The following are statements from the ACLU of Iowa and three of the clients in our open records lawsuit regarding Gov. Kim Reynold's office refusing to make available clearly public records regarding the covid pandemic for over a year. Details here.

The Iowa Supreme Court heard oral arguments in our lawsuit on February 22, 2023. These statements were released after those arguments. 

Thomas Story
ACLU of Iowa Staff Attorney

"As you know, this morning we presented oral arguments to the Iowa Supreme Court in our open records lawsuit on behalf of prominent Iowa reporters and media groups, whose reporting about our state government is relied on by a wide Iowa readership. 

"Our clients have all experienced repeated and delayed stonewalling from the governor's office after submitting formal requests for information regarding the state's COVID-19 response and other matters. The delays stretched into months and then well past a year. During that time, these journalists repeatedly and politely inquired about their pending requests, and unfortunately, were often simply ignored.

"After we sued, it took them only 18 days to provide almost all the missing documents to our clients and to every other reporter with pending open records requests. There was no lawful justification to ignore the requests for 18 months.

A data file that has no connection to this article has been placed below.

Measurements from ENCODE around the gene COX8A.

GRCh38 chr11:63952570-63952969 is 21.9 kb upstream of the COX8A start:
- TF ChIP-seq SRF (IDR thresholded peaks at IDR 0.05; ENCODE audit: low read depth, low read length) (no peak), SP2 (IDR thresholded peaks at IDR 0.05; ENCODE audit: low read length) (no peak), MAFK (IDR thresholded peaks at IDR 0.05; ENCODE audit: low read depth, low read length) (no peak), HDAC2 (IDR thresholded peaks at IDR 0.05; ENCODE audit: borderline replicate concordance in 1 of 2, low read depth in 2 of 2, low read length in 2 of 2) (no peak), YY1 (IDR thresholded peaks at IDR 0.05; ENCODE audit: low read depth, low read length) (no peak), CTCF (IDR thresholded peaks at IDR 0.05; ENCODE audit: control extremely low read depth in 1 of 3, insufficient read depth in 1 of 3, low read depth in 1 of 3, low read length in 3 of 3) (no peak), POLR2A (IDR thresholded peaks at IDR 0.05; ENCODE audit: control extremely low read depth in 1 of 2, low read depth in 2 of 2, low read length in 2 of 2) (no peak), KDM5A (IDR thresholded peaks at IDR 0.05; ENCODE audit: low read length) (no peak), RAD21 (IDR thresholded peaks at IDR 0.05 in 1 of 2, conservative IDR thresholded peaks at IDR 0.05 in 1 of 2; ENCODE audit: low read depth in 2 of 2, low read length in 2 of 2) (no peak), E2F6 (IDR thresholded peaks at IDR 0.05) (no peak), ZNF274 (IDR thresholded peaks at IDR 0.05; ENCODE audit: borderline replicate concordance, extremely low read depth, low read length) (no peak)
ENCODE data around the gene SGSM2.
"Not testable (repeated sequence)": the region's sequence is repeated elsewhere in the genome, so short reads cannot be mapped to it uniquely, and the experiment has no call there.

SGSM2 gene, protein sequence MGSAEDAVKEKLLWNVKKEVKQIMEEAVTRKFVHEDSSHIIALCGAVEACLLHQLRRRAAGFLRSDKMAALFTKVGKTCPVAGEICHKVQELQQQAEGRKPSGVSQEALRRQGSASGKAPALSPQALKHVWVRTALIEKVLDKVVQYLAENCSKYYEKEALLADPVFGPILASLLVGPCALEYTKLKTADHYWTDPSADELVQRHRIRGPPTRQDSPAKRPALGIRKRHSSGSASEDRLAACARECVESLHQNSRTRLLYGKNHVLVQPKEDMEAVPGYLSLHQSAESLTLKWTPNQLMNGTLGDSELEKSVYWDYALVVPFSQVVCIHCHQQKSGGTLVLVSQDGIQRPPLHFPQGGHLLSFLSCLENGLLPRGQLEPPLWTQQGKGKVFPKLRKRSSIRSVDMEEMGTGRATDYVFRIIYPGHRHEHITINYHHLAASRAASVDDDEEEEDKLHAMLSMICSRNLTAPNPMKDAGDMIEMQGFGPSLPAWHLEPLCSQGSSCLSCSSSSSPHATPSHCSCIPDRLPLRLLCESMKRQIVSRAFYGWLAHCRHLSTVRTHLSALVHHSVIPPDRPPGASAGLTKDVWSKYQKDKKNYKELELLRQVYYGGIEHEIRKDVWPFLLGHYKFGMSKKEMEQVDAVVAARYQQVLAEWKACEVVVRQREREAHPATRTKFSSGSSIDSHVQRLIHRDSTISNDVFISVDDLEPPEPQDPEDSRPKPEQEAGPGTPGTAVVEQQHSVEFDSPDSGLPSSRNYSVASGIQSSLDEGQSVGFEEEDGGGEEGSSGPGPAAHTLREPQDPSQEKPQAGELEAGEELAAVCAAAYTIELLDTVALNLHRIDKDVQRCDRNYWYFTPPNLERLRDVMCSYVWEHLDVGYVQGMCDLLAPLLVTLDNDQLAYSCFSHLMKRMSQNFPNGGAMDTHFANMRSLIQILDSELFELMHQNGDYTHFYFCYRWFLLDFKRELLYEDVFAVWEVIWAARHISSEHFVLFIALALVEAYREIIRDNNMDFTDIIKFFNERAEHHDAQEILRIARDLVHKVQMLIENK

"The documents were clearly open records and important information for the public to know. In fact, in most cases, the Governor’s Office was the only source of the information sought. Without it, the public would have no way of knowing the information about what our state government was doing.

"We're simply asking the Court to uphold the district court’s decision to allow our case to move forward. 

"The Governor’s Office is arguing that our case should be dismissed, saying that the Governor can’t be sued to enforce open records law. But the Governor's Office should not be above the law. Elected officials need to be held accountable and follow the laws our legislature put into place to make sure the public is informed." 

Randy Evans
Iowa Freedom of Information Council